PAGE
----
With the logical network in place, we need to next create an IP pool for this network. Setup is again quite trivial; however, you should keep some considerations in mind as you complete this exercise. Generally we will create an IP pool that will span the full scope of the network to which it is attached. However, this network should not be using both DHCP and IP pools at the same time. If, however, this is the case, make an exclusion to allow for the IP addresses that are issued by the active DHCP scope.
Additionally, as we are deploying to a preexisting network, we can safely assume that other nodes are already deployed to this network, and have IP addresses assigned. You will need to know what these are and manually enter them as exclusions in the IP Pool. In my example, I will be excluding all the addresses from .1 to .99, as these are currently assigned to my servers on this network. This consideration is also a little easier if you have an IP Address Management tool, for example Microsoft Windows Server 2012 IPAM integrated with VMM.
- Right-click on your previously created logical network, for example Management and from the context menu select the option Create IP Pool. The Create Static IP Pool wizard will then launch.
- On the main page, you should see that the the logical network name is preselected.
- In the Name field, provide a friendly name for the pool, such as Management IP Pool.
- On the Network Site page, the associated network site name and IP subnet are already prepopulated for you. You can, of course, adjust these to suit you. If they appear to be correct, click Next.
- On the IP Address Range page, you will define the IP range for the pool as well as the ability to define two different exclusion types. In the Starting IP address and Ending IP address fields, supply the full range for your subnet.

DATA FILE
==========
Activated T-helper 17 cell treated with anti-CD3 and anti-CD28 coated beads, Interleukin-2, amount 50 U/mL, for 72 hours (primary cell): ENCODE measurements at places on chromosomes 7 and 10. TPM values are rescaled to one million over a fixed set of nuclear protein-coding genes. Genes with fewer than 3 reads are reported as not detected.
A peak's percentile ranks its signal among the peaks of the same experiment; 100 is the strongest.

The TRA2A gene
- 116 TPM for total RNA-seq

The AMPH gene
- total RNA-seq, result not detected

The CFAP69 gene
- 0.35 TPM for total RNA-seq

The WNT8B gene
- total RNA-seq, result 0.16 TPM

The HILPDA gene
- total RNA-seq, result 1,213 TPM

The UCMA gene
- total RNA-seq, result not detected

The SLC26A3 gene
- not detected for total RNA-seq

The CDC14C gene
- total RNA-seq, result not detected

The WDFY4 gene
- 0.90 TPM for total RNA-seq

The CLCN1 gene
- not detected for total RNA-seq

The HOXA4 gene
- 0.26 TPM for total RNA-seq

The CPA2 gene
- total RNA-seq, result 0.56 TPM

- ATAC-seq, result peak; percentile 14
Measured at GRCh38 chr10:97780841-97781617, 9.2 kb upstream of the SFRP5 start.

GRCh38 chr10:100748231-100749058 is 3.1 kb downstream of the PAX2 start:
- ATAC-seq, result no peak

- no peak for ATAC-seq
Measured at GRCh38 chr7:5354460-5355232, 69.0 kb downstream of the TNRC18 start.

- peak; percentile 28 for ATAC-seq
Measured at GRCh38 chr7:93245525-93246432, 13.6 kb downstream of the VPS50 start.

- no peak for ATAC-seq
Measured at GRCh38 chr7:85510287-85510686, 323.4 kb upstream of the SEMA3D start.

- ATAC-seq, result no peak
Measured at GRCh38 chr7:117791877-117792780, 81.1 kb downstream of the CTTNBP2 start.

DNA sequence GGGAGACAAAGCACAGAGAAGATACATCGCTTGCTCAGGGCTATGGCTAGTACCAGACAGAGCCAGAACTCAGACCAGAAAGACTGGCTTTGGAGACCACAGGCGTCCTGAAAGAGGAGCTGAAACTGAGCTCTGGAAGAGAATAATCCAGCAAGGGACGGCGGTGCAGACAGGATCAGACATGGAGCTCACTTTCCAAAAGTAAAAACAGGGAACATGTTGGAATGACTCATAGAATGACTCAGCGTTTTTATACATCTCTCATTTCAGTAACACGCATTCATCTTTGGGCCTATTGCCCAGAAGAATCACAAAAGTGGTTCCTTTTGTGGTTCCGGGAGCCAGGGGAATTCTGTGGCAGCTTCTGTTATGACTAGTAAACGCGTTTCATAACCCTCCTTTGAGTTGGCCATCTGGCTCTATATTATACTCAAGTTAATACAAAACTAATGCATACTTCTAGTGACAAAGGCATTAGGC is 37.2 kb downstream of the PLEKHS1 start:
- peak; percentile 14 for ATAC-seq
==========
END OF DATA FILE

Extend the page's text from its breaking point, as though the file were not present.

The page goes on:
- In the Load Balancers VIPs area you have the option to select a range of IPs, which will be reserved in the pool for this network to be used solely with load balancers. For the purpose of our lab we can leave this empty.
- In the General area, we will place the list of IPs that we want to exclude from the pool, in a comma-separated list, or using the dash (–) if you have a consecutive number of addresses. For example, I will enter 172.21.10.1-172.21.10.99 to exclude all the addresses from 1 to 99 on my network.
- On the Gateway page, you can supply the IP of the default gateway for your subnet.
- Next on the DNS page, supply the IP address of your DNS server, your DNS suffix, and search order list. You should fill this in to match your networks configuration. However, for the purpose of our lab this information will not be utilized while creating the SOFS.
- On the WINS page, I generally ignore it and just click Next
- Finally, read the Summary and click Finish to create the pool.
After completing both wizards, you are ready to move forward with the real task of implementing your SoFS with SCVMM. We have paid a little more attention to this area than truly required, but the logical network and its associated sites and IP pools are core to the true functionality of SCVMM, especially while working with VMs, so it never hurts to have context with your decision making
So, as we wrap up this work, you may be asking yourself, what was the true purpose of the work we just completed?
That is actually pretty simple to answer, as you will discover in the next section the wizard will create a cluster from our SoFS nodes, and for this cluster it will implement the role of Scale-Out File Server. Importantly, both of these new elements will require a new IP address to be assigned, and as with all network-related activities in VMM, we must have a underlying logical network defined for VMM to successfully complete its work.